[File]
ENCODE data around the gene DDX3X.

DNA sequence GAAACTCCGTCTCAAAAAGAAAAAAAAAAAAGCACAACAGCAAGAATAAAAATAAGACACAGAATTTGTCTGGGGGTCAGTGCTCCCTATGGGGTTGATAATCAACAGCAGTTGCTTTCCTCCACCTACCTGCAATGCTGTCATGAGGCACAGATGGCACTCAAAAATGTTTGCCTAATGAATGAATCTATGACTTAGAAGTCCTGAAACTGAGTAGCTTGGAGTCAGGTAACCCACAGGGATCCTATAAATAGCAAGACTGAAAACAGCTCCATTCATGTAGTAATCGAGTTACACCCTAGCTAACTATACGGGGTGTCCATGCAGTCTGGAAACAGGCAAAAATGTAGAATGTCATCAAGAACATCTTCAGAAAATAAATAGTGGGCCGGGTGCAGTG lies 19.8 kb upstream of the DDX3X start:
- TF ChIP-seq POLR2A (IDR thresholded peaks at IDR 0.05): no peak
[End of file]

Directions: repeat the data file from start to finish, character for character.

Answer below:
ENCODE data around the gene DDX3X.

DNA sequence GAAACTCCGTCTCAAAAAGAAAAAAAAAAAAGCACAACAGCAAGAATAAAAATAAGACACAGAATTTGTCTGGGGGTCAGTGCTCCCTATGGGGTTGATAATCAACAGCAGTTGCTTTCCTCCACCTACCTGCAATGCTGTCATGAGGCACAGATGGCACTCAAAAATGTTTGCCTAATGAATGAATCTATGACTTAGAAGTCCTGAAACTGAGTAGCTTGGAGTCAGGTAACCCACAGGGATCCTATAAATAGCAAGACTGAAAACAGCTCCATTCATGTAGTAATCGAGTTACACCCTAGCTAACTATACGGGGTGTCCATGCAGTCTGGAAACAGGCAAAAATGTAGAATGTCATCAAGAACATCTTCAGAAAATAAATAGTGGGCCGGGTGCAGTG lies 19.8 kb upstream of the DDX3X start:
- TF ChIP-seq POLR2A (IDR thresholded peaks at IDR 0.05): no peak